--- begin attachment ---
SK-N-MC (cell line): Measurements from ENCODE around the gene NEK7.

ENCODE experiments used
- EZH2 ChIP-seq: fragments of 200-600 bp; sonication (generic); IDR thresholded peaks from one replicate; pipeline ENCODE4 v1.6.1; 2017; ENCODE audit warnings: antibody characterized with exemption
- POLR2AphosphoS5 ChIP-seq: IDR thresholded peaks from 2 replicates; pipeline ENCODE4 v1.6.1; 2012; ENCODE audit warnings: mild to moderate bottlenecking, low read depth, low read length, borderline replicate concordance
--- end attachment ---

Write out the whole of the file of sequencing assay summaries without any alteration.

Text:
SK-N-MC (cell line): Measurements from ENCODE around the gene NEK7.

ENCODE experiments used
- EZH2 ChIP-seq: fragments of 200-600 bp; sonication (generic); IDR thresholded peaks from one replicate; pipeline ENCODE4 v1.6.1; 2017; ENCODE audit warnings: antibody characterized with exemption
- POLR2AphosphoS5 ChIP-seq: IDR thresholded peaks from 2 replicates; pipeline ENCODE4 v1.6.1; 2012; ENCODE audit warnings: mild to moderate bottlenecking, low read depth, low read length, borderline replicate concordance